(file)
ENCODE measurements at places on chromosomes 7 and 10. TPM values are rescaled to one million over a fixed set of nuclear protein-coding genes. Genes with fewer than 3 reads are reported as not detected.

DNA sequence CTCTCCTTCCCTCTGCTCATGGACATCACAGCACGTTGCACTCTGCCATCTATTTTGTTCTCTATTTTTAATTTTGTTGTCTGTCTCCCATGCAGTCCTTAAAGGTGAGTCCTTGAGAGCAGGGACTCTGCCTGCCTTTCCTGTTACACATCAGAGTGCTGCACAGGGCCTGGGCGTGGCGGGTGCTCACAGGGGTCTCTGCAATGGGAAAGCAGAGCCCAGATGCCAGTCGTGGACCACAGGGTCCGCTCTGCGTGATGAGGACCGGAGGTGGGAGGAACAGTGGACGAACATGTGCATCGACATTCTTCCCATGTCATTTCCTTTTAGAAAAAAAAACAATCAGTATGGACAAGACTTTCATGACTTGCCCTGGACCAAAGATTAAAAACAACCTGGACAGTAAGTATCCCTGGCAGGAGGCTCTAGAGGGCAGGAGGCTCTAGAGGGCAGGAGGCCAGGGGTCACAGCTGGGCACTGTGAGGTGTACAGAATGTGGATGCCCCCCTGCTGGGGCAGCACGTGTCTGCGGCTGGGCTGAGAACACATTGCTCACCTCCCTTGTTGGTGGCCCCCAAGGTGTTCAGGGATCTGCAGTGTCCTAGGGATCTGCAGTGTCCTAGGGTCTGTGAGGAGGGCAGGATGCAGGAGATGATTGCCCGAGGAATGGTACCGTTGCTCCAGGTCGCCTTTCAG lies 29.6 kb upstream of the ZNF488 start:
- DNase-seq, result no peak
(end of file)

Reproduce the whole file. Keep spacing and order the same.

ENCODE measurements at places on chromosomes 7 and 10. TPM values are rescaled to one million over a fixed set of nuclear protein-coding genes. Genes with fewer than 3 reads are reported as not detected.

DNA sequence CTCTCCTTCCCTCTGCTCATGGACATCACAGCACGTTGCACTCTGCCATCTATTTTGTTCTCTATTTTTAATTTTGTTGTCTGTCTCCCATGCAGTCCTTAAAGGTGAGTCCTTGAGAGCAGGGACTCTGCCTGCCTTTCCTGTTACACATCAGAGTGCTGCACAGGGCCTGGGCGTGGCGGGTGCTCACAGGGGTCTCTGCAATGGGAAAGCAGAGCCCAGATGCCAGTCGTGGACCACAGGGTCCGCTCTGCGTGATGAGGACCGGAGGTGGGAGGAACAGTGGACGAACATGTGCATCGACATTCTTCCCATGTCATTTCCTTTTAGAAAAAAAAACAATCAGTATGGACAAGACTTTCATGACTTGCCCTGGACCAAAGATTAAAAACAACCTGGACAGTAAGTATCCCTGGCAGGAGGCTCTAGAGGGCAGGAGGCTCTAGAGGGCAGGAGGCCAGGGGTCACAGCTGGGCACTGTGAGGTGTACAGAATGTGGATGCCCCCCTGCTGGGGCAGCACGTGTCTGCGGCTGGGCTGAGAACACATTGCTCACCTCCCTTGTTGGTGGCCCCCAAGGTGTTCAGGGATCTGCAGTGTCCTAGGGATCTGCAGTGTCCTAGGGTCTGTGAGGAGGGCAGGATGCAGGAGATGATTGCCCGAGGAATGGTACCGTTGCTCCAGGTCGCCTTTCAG lies 29.6 kb upstream of the ZNF488 start:
- DNase-seq, result no peak